Five years after the launch of Africans Rising, and four years after this interview, Muhammad Lamin Saidykhan is transitioning out of our Pan-African movement for Justice, Peace and Dignity and moving to other responsibilities that are of equal importance to our people’s struggles and their organising. The 2018 conversation with Coumba and Muhamad Lamin is being published for the first time in celebration of these two indefatigable fighters, and to honour Muhamad Lamin’s contribution to the Africans Rising movement over the past five years.
Sungu: 25th May was Africa Liberation Day. What was the significance of this day and how did you choose to spend it?
Lamin: African Liberation Day is a day to unite the people of Africa to fight the injustices they face wherever they are. This was a day to hold our leaders to account so they deliver better lives for our people. We used the day to create momentum for different African struggles, and amplify the stifled voices. It also was a day to reflect on the struggles started by our forefathers, on how to advance the struggles of our times, and to celebrate achievements in the African continent.
Coumba: 25th May is a day for us to bring together all the struggles and opportunities we have as Africans, both on the continent and in the diaspora. If this were a religious movement, you would have days of celebration that people share to show they hold the same beliefs. As a movement, we need more days and symbols that bring people together and enable us to see and cement the connections between us. On 25th May, Africans Rising had over 70 simultaneous events in 56 countries. Our vision is that in 5, or perhaps 10, years, African people will know this as a day of reflection.
Sungu: 25th May 2017 was also the first anniversary, let’s call it launch-versary, of Africans Rising. Could you tell me more about what Africans Rising is, and how it has evolved over this past year since its launch.
Lamin: Africans Rising is a continental wide grassroots movement of the people of Africa, both on the continent and in the diaspora. The movement is an umbrella that organizes, connects, and amplifies people’s voices, grassroots struggles and movements in Africa. In our first year of existence, we tested and piloted some activities that deliver on our founding charter – the Kilimanjaro declaration.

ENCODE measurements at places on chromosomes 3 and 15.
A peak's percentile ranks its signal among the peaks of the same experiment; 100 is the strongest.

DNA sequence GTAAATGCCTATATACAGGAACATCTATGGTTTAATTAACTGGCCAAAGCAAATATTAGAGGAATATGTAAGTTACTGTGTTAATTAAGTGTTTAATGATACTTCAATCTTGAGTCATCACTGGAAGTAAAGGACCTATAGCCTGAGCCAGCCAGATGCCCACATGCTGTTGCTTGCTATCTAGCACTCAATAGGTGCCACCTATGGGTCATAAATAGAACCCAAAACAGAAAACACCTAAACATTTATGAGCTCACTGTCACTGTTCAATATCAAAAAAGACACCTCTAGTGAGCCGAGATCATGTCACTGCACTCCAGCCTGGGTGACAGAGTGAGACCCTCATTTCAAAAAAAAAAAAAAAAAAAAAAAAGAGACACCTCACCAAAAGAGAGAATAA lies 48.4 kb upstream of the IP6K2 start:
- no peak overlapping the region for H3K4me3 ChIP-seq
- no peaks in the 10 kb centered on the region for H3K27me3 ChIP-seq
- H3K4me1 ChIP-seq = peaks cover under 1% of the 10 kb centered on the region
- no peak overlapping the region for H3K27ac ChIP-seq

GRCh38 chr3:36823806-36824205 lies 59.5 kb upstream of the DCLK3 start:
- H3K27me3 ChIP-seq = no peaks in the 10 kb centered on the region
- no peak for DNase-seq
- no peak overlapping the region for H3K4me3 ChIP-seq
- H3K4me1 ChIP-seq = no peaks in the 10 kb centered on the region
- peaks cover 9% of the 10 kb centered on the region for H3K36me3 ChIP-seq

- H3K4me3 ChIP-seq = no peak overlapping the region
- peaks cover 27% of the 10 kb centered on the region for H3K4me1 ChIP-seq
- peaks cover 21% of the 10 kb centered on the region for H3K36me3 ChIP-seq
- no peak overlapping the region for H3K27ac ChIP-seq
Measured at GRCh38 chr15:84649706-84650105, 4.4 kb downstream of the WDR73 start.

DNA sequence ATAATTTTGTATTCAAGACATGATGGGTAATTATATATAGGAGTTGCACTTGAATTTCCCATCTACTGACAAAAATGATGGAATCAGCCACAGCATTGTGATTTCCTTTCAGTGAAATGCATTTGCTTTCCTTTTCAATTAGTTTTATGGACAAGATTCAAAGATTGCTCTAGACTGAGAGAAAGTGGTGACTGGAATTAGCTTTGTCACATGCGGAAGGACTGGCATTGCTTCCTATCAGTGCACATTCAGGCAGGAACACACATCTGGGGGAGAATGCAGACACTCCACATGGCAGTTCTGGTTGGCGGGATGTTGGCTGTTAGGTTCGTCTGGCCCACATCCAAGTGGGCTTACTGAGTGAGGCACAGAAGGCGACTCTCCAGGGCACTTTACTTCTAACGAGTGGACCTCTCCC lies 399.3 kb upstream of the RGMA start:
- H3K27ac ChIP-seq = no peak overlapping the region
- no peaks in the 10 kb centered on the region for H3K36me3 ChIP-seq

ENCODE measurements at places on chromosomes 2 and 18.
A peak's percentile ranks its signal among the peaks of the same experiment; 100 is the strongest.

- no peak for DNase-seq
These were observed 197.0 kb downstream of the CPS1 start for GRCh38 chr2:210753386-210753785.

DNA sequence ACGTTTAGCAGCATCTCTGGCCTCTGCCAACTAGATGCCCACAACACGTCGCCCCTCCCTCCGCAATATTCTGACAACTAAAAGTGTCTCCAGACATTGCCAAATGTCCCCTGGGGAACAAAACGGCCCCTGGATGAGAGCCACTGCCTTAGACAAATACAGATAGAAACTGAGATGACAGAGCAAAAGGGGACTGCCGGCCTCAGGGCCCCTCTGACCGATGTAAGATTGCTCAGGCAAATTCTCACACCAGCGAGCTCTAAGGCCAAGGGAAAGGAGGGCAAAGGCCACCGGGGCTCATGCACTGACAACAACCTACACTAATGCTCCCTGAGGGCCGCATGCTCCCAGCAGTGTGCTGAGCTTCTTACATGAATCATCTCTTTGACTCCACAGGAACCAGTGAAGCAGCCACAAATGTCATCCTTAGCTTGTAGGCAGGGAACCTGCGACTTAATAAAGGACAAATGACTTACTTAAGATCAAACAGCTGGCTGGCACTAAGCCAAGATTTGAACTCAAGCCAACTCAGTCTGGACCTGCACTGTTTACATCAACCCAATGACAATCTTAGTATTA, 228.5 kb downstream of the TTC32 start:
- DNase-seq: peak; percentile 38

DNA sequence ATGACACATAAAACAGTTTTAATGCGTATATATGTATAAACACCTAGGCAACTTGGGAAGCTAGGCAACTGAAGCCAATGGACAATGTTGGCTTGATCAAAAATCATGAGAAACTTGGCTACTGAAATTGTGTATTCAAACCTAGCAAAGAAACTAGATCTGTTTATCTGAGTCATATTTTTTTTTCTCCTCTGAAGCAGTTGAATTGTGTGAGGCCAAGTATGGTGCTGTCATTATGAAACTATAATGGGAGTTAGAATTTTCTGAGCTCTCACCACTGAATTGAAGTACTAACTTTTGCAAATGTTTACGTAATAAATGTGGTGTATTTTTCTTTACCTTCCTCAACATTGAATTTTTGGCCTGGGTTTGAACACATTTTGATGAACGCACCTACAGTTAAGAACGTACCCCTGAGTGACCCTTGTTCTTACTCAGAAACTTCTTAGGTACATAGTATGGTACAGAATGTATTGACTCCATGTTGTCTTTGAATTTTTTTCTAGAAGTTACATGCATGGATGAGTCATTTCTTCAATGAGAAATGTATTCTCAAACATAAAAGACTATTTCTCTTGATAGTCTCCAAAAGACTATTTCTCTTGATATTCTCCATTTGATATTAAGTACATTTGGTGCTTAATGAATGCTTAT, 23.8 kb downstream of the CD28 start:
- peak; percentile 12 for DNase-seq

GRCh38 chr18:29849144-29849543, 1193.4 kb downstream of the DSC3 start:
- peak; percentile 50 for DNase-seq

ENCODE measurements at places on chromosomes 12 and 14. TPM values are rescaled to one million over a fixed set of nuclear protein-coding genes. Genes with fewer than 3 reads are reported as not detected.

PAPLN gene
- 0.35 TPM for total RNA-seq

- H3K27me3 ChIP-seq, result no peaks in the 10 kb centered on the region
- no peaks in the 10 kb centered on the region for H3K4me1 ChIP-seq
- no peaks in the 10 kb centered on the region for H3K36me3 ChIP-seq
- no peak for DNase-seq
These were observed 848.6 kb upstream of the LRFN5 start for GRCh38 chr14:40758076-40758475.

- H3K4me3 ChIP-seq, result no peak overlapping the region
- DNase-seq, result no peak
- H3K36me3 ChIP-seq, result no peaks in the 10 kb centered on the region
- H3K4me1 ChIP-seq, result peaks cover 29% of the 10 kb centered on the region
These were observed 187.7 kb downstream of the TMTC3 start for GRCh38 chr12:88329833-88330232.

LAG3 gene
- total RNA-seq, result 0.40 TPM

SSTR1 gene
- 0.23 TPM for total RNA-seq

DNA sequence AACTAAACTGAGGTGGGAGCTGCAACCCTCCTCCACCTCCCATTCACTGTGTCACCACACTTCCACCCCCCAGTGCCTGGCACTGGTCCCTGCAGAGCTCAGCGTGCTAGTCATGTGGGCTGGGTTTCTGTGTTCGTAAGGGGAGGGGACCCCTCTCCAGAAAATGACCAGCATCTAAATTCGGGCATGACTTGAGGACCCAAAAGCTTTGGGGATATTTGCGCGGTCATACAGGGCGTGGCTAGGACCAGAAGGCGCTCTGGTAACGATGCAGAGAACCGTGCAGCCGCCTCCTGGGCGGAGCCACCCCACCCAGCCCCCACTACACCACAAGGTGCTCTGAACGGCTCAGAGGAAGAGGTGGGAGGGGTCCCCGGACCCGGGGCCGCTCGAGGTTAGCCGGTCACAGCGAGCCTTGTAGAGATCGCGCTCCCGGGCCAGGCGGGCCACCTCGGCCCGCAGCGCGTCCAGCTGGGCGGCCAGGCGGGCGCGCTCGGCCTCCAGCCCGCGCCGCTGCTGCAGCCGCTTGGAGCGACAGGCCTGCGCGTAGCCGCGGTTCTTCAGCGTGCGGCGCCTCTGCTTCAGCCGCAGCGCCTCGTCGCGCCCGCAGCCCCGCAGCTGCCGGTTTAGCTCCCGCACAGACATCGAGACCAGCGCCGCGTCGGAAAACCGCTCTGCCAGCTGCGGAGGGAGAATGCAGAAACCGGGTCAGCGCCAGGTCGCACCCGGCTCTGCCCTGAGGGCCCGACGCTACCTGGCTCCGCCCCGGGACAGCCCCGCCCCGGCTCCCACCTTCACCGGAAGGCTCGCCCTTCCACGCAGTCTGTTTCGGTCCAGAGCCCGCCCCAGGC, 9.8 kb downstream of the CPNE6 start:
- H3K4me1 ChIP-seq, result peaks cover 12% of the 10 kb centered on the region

We launched solidarity missions and fact-finding missions to enable us to be responsive to crises in Africa, and not wait for ‘assistance’ from outside the continent whenever the continent is in crisis. These missions have enabled us to understand how to better support grassroots movements, and connect them with other Africans around the continent. We have started putting together an African Dignity Index to showcase how well the continent is performing in terms of respecting the dignity of the African person at the grassroots level.
Coumba: As Africans, we face many struggles both within and outside the continent – whether it’s struggles against our political leadership, around civic space or corruption, or whether it’s against corporations and external governments exploiting Africa and its people. These are challenges we live with, and whose consequences we know. But wherever those challenges are, there are people who are facing them, coming up with solutions, speaking truth to power, resisting, organizing, pulling people together and pushing for change to happen. Africans Rising comes in to bring all those people together, whether they are part of movements or organizations, whether they are registered or not, wherever they come from, or whatever methods they are using to fight injustice.
Sungu: What’s your personal vision for Africans Rising, and how do you think your experiences over the years will aid in achieving this vision?
Coumba: I come from an experience of organizing, voicing, and standing up to injustice. More importantly, my own engagements and struggles from childhood to adulthood are also about being a woman and a feminist. That’s where my personal drive, strength, and capacity to push comes from. It’s sometimes hard to fight the things you are raised with and that you face everywhere. But once you challenge those, you realize there’s nothing else you can’t challenge. You first have to be able to fight for yourself, before you can pull people together, or organise others.